I’ll start by saying this wasn’t a fair fight. There’s a big difference between knowing your subject and learning your subject. I’d imagine that this was the debate Governor Romney looked forward to the least, and President Obama the most. Talking about action and fact is a strong position when things are going well. Obama generally did this. Words like we did and we are, are stronger than we should. The subject of foreign policy is high ground for Obama, and he had it all night.  Romney frequently had to make his positions seem the same, but with woulda-coulda-shoulda differences. To which Obama could frequently respond, with variations like, “I am pleased that you are now endorsing our policy.”

Obama practiced debate ju-jitsu all night — which he did very well. In response to Romney opinion about increasing the size of the Navy, Obama responded with a clever and well positioned rejoinder, “You mentioned the Navy and that we have fewer ships than we had in 1916, well Gov we also have few horses and bayonets.” It was a nice rhetorical comparison that made Romney seem outdated and misinformed.

He did it again when he compared his first foreign trips to Romney’s (which have been documented as gaffe-prone) “I went to Yad Vashem, the Holocaust Museum, to remind myself of the nature of evil and why our bond with Israel will be unbreakable.”

These and other comparisons let Obama credibly claim the central question of the night. “The central question is who is going to be credible to our allies and enemies.” In debating, pitching, selling, if you can define the frame by which the decision will be made, you win.

Peter:
Tonight could have gone either way, and when Governor Romney won the coin toss to go first, a subtle part of the power balance moved into his favor. When the first question turned out to be on Libya, which is currently the weakest topic for the President, the balance moved decisively into his favor. This was a chance to get his opponent on the back foot from the word go.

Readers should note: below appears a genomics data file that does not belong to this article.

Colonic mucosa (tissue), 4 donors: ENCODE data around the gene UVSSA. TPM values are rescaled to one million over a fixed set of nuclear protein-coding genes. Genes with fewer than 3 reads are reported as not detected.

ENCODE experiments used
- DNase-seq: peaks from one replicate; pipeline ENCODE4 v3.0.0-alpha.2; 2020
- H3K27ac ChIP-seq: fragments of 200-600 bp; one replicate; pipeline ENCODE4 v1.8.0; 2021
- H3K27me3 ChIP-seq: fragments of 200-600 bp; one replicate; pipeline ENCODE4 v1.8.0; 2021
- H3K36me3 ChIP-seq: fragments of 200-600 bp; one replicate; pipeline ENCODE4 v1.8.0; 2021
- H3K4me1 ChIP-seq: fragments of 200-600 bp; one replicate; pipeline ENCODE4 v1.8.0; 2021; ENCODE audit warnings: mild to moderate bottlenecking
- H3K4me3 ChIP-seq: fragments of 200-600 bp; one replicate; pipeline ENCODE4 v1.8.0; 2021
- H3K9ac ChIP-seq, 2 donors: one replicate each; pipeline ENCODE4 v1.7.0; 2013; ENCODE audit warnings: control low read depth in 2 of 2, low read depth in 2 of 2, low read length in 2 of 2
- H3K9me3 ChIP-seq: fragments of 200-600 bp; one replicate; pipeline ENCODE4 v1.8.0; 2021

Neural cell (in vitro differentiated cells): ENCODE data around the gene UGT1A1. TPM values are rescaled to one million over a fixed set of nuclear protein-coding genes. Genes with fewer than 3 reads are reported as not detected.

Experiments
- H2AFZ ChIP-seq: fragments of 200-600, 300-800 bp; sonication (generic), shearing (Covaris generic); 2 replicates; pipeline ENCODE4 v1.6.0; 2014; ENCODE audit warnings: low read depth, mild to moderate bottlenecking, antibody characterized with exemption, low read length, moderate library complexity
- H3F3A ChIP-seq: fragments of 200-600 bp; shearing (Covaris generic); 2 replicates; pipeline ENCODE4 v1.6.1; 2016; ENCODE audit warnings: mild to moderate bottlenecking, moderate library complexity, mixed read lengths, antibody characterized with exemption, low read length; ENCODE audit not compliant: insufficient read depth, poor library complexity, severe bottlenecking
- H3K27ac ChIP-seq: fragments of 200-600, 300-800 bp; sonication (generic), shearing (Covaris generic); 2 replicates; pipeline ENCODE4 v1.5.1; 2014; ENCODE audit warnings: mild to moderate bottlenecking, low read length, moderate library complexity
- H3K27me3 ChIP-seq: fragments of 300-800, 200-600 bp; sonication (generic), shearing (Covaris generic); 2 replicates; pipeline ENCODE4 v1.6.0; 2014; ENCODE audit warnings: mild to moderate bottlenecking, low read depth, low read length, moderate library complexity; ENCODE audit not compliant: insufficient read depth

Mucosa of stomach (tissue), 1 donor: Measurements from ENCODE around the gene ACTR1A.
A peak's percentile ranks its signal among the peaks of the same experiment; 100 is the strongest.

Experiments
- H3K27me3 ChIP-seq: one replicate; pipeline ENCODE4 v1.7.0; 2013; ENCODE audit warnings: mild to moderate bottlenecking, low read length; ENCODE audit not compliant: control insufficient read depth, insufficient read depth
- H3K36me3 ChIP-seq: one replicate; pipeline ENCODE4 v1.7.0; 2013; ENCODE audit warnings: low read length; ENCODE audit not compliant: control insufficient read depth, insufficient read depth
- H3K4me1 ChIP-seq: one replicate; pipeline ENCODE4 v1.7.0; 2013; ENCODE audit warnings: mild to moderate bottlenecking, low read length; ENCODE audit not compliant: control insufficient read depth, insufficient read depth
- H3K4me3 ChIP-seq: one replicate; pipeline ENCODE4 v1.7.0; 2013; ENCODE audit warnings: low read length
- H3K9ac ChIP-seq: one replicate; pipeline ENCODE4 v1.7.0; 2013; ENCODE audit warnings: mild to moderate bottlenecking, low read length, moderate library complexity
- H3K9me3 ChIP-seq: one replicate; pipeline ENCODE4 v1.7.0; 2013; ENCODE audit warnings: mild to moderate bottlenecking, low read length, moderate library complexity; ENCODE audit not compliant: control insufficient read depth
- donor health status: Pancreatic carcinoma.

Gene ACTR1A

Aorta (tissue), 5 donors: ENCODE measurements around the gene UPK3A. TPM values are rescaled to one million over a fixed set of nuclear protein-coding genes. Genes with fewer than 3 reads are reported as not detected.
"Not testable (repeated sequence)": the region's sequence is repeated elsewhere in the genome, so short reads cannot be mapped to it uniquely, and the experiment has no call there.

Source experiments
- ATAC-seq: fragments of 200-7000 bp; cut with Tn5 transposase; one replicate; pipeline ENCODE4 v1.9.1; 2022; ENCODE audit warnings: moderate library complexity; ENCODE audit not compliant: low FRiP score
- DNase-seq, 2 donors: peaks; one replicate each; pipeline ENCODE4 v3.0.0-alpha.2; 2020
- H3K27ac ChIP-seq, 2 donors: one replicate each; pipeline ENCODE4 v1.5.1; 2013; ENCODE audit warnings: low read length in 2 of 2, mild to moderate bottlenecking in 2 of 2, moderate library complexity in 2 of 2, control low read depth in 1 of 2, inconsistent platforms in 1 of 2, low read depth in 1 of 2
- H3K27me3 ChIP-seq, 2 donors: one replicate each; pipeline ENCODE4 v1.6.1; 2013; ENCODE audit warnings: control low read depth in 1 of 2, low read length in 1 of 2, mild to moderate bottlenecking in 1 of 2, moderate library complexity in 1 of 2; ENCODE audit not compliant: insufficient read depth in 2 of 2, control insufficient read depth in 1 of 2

So what went so very wrong for the Governor?

To understand why Mitt Romney found himself so frequently on the ropes tonight, it’s necessary to look back over the past 12 months. There has indeed been a degree of the etch-a-sketch to many of his pronouncements, which in fairness, has been thrust upon him due to the necessity of initially appealing to one electorate during the GOP primaries, and then having to broaden that appeal to a wider and more disparate national audience. The President seized upon that weakness and ripped it apart live on national television.

The first signs of trouble were concealed in the early Obama sound-bite that America needs “strong and steady leadership, not wrong and reckless leadership”. This would turn out to be Obama’s key message, returning to it frequently as he laid out examples of Mitt Romney’s changed positions on multiple issues.

Romney’s response was weak, but also underlies his debate strategy. Referring to himself, he stated: “Attacking me is not on the agenda.” It was an attempt to rise above the debate. It was an attempt to strike a tone of consensus. All it achieved was waving a rather large white flag into the face of an already charging bull.

Both candidates frequently pivoted away from the subject of Foreign Affairs and headed back into Domestic Affairs. One such pivot yielded what for me was one of the President’s finest lines: “You seem to want to import the foreign policies of the 1980s, just like the social policies of the 1950s and the economic policies of the 1920s.” This line also set the President up well for the first of several pivots to the topic of women, a key demographic in the undecided electorate.

In past debates, we’ve noted that Mitt Romney favors four-point lists as a speaking tactic, where the fourth point on the list will normally be his key talking point, and during the first debate, that key talking point was Small Business.

Tonight he returned to that key talking point, but sadly the President’s team had seen it coming and the President was uncannily ready with a list of negatives about Governor Romney’s record on exactly that subject.

This was another strong element working in the President’s favor: Incredible preparation and planning concerning both his own strategy, and his opponent’s.

Governor Romney did attain the occasional moment of glory. In particular, I thought his response “America has not dictated to other nations. America has freed other nations from dictators” was both clever and stylish. Sadly though, it was his only such moment.

It was an Obama victory tonight. And a victory that pointed up the importance of not just passion, but planning and preparation.

 

Knowledge is power when presenting

by Peter Watts

When we make a presentation we occupy the space defined by Peter Drucker as that of a “Knowledge Worker”, someone who “works primarily with information”.

Our goal is to inform and persuade. Information is the bedrock of our ability to do that. It’s essential that as presenters we continually feed the mind in the same way we would feed the body.

We need to achieve three goals when delivering knowledge to an audience. We must enable them to: understand, remember, and believe